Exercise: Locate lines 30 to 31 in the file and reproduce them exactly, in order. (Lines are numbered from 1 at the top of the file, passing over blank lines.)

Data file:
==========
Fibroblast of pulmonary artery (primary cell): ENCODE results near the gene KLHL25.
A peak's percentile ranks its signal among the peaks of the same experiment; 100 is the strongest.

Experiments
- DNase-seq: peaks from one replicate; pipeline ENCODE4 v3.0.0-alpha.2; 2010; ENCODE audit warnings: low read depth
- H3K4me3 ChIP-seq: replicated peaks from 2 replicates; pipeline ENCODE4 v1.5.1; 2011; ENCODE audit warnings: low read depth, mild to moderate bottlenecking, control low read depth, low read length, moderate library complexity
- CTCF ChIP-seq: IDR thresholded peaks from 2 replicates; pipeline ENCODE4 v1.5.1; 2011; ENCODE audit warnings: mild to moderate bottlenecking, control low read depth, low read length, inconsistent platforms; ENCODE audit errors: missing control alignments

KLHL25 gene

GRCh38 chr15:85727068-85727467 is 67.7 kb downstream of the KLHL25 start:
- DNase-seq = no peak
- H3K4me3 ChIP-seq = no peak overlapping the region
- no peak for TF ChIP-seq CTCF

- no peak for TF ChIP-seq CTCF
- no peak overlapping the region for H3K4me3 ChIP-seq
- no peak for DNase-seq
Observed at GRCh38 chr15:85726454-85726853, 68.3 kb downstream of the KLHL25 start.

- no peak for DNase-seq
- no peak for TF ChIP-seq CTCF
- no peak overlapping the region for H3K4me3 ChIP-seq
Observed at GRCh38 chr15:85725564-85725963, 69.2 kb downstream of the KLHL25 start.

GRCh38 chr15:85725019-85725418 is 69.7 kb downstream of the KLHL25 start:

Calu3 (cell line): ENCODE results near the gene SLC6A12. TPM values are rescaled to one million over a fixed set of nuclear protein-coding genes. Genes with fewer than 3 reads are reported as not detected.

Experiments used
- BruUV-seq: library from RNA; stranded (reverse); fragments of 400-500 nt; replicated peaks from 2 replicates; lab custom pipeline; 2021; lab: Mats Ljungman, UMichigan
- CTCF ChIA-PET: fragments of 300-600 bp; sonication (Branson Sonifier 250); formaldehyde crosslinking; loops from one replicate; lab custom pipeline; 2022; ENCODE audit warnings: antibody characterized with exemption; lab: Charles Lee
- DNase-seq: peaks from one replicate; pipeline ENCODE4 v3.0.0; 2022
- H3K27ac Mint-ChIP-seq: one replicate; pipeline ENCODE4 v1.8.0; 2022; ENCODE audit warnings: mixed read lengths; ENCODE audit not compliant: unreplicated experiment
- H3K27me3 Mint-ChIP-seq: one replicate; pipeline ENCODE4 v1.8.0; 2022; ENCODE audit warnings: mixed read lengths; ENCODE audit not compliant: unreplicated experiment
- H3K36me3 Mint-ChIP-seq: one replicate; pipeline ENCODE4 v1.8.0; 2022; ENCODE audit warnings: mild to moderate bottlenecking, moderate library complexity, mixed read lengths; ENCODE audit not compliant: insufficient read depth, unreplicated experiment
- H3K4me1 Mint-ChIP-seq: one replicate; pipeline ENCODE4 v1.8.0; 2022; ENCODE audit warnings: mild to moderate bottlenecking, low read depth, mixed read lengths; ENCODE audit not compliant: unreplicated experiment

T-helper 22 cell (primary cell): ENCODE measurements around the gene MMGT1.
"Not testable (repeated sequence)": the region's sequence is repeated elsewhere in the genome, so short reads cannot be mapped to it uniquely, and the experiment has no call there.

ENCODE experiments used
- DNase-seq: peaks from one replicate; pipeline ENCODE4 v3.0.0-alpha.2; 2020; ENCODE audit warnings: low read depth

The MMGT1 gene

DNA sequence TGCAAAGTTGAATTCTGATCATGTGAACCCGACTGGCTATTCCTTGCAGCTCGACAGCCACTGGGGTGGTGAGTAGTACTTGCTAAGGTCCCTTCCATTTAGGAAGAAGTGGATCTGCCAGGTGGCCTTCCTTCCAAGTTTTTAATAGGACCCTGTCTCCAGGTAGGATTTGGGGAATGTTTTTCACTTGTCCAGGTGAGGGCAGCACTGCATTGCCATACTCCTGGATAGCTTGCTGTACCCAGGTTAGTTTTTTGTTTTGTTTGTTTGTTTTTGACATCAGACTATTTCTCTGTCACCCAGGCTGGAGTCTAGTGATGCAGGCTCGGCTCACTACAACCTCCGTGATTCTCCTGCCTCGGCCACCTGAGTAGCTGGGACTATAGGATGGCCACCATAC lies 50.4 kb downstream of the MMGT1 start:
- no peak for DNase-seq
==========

T-helper 22 cell (primary cell): ENCODE measurements around the gene MMGT1.
"Not testable (repeated sequence)": the region's sequence is repeated elsewhere in the genome, so short reads cannot be mapped to it uniquely, and the experiment has no call there.